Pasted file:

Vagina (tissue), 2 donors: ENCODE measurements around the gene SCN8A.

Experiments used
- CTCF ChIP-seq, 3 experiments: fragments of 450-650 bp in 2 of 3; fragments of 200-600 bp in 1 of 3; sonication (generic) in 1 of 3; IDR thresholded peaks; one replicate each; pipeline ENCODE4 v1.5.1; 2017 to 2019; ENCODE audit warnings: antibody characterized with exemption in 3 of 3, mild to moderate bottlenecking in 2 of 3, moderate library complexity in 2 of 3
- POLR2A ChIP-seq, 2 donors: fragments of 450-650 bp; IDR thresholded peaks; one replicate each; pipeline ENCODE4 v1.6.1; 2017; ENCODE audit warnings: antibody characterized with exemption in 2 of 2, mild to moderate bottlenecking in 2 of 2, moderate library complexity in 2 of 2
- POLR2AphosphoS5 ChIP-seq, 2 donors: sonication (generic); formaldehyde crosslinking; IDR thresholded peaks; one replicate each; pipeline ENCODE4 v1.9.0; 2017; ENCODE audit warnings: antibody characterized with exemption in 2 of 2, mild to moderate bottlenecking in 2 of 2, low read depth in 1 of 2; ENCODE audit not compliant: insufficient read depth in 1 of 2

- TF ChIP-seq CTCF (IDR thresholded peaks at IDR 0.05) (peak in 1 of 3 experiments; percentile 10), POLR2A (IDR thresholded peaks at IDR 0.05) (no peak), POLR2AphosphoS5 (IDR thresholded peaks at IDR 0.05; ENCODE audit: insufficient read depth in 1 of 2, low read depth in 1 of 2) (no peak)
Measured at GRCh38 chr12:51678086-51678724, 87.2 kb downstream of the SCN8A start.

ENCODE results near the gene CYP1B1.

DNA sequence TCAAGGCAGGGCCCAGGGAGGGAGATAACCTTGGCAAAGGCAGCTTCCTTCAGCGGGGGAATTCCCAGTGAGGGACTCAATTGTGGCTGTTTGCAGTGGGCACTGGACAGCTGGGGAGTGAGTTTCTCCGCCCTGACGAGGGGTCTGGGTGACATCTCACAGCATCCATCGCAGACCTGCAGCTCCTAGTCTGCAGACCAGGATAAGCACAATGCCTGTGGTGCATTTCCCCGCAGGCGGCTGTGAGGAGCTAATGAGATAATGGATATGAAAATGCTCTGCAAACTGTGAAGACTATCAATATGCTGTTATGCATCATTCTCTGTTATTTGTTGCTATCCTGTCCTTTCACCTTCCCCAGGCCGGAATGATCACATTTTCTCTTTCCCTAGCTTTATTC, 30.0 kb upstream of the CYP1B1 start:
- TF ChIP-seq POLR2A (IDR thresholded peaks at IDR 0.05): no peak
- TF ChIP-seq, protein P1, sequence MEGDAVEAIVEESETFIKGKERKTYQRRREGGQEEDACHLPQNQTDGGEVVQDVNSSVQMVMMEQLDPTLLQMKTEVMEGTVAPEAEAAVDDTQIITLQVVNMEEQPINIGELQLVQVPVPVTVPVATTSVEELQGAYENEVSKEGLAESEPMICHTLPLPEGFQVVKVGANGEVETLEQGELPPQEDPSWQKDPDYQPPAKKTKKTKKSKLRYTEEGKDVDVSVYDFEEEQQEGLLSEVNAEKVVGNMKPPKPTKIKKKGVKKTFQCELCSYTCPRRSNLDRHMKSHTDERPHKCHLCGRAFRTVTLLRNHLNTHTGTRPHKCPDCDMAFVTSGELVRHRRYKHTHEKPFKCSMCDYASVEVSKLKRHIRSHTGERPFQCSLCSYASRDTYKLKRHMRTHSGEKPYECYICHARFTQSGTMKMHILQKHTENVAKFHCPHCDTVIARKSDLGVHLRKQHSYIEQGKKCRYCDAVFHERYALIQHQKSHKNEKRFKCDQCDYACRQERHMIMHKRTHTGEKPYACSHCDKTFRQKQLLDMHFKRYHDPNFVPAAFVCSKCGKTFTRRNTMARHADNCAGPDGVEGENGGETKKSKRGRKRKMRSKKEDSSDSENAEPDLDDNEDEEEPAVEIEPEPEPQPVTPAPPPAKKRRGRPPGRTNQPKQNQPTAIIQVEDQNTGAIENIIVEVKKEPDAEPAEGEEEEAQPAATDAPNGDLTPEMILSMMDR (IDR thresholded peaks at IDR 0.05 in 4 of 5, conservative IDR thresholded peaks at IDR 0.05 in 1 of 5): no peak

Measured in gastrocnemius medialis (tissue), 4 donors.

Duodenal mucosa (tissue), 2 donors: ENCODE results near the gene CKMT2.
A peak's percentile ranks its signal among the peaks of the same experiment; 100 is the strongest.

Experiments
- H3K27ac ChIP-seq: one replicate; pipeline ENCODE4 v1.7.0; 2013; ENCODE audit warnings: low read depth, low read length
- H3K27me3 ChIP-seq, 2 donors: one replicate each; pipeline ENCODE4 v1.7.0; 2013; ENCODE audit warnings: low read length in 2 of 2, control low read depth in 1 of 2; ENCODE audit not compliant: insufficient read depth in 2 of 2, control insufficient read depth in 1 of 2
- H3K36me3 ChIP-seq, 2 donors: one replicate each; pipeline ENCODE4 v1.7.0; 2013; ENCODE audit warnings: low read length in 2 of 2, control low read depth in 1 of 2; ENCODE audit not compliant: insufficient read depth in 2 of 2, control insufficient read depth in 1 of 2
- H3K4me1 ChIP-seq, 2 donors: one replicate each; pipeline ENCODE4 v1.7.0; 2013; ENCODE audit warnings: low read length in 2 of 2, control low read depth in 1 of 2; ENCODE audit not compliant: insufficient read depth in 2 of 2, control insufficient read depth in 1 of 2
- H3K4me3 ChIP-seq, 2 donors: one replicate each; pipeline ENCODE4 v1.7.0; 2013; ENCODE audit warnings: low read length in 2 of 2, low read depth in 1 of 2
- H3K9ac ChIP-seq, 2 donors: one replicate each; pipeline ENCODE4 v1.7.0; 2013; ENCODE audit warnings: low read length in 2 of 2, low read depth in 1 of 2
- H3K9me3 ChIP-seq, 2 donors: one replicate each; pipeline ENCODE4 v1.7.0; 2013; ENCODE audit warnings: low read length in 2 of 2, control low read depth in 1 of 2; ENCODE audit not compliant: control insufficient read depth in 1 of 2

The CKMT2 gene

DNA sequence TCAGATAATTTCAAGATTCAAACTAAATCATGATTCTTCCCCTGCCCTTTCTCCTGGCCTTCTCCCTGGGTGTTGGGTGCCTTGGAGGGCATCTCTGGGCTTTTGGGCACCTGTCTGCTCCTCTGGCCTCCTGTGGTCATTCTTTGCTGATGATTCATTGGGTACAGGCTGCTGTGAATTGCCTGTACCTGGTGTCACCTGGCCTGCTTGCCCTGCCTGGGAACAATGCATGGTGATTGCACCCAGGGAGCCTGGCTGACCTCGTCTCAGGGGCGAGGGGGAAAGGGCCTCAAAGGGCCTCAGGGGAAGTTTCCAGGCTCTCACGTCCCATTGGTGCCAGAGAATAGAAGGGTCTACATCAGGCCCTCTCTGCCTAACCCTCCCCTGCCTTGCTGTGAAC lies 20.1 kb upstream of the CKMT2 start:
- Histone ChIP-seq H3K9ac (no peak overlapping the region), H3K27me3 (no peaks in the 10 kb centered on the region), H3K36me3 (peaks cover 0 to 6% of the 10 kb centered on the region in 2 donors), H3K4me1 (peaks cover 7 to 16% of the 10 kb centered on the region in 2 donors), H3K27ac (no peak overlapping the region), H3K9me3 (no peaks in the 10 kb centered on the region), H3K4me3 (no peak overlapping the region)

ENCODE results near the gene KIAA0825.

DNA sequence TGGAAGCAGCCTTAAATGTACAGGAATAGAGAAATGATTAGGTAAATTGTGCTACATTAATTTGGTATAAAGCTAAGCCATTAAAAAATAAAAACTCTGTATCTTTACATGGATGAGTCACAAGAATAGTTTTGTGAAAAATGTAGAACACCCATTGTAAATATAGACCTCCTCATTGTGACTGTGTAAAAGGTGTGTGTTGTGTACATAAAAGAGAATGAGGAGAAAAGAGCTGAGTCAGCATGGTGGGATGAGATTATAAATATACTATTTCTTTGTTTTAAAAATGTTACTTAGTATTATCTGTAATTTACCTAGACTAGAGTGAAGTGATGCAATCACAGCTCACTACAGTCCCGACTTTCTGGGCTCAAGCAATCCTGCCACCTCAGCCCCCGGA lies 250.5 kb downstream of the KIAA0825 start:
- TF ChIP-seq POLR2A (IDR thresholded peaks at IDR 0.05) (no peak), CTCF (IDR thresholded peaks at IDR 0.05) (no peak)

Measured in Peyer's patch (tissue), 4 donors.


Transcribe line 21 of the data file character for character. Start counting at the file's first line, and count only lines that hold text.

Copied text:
- H3K9ac ChIP-seq, 2 donors: one replicate each; pipeline ENCODE4 v1.7.0; 2013; ENCODE audit warnings: low read length in 2 of 2, low read depth in 1 of 2